Kenney didn’t mention Ignatieff by name, but he alluded to a controversial appearance by the Liberal leader on a Quebec talk show, Tout le monde en parle, when he said an Israeli airstrike on the Lebanese village of Qana, in which civilians were killed, was a war crime.
"There was another political leader at the same time, when he saw that the winds were blowing against Israel, (who) went out on a popular TV show and said Israel, in fact, was guilty of war crimes," Kenney said. --- Ignatieff was RIGHT
He urged the students to volunteer for the party or candidate that represents their views.
"Even younger students can go and drop literature and go door to door and just hand out brochures. It’s very simple. Older students can canvass or make phone calls or any number of things. It’s one way of having a bigger voice."
Kenney also outlined steps the government has taken to fight anti-Semitism, including withdrawing federal funding from the Canadian Arab Federation. --- How about withdrawing Canadian funding to Israel and use it to help this country's poor? Or fix health care? Just a thought.
Last week, that group complained when its president received an email from a volunteer Conservative organizer asking for members to show up at a Harper event in "ethnic costume." --- LOL!
Opposition politicians have complained that Kenney is using ethnic communities in a cynical drive for votes, and commentators have suggested the Conservatives are using the Arab-Israeli conflict for political advantage in ridings, such as York Centre, where the Jewish vote can make the difference between winning and losing.
A student asked why the government was acting on behalf of the Jewish community.
"For such a small percentage of the Canadian population, why are you putting in so much effort, even if it’s the right thing to do?"
Kenney replied that some in the media have accused the government of taking positions to win Jewish votes.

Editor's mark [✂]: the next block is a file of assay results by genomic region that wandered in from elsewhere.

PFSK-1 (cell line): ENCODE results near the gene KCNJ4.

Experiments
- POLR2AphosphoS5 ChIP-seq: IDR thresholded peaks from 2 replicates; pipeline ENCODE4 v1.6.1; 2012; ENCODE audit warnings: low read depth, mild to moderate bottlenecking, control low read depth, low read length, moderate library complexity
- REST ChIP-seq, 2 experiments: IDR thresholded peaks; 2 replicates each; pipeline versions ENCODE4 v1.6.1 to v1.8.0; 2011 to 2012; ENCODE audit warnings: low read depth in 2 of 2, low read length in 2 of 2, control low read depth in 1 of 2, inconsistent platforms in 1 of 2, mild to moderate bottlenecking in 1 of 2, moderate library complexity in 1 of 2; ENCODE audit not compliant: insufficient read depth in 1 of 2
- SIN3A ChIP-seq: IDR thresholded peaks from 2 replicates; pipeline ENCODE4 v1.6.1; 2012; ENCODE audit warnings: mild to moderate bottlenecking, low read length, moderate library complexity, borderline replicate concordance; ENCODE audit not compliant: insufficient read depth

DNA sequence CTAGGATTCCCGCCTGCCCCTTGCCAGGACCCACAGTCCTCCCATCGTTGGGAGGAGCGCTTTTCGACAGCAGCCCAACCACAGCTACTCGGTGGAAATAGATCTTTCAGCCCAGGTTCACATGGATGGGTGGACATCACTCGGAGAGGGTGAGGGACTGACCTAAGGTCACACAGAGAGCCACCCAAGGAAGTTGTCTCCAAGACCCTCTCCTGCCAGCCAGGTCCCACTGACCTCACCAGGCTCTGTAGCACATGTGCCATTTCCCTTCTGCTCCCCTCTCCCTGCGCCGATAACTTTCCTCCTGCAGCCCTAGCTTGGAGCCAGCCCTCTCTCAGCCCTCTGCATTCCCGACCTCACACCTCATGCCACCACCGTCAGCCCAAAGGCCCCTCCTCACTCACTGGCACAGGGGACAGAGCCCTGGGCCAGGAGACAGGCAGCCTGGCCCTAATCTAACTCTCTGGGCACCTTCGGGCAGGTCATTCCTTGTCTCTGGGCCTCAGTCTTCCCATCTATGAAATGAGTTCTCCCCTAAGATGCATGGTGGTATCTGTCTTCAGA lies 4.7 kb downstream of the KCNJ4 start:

"I’d just like to tell you it’s a pretty stupid way to win votes," he said. "There are 330,000 Jews, closer to one than two per cent of the population, tending to live in many urban constituencies that have not been accessible to our parties in the past.
"And there are a lot of other voters — a lot of other voters, more — who are not exactly friendly to this message, or positions we made. And so why? Why? I know this is hard for some cynics to grasp, but we actually believe what we say."
Another student asked about the government’s position on the recent revolutions in the Arab world.
"I said our hope is that these will become democratic, stable, rights-respecting governments that are interested in regional stability," Kenney said. "We’re not convinced that that is the direction and Prime Minister Stephen Harper took a lot of criticism during the Egyptian situation for not calling for the immediate removal of Hosni Mubarak. Because these situations develop and people get very passionate."
Harper wanted to be careful, Kenney said.
"We have been very explicitly concerned about the threat of the Muslim Brotherhood, which is a very influential force in Egypt, and which is the intellectual foundation of the al-Qaida movement. We’ve been very concerned about the threat of the Muslim Brotherhood taking a leadership role in a future Egyptian government and that is informing our approach to the situation in Egypt and the broader question."
The school’s headmaster, Rabbi Scot Berman, who sat next to Kenney while he spoke, said the school made it "very, very clear" to students that it wasn’t endorsing the Conservatives.
(Video of speech on page)
These are CONSERVATIVES, people!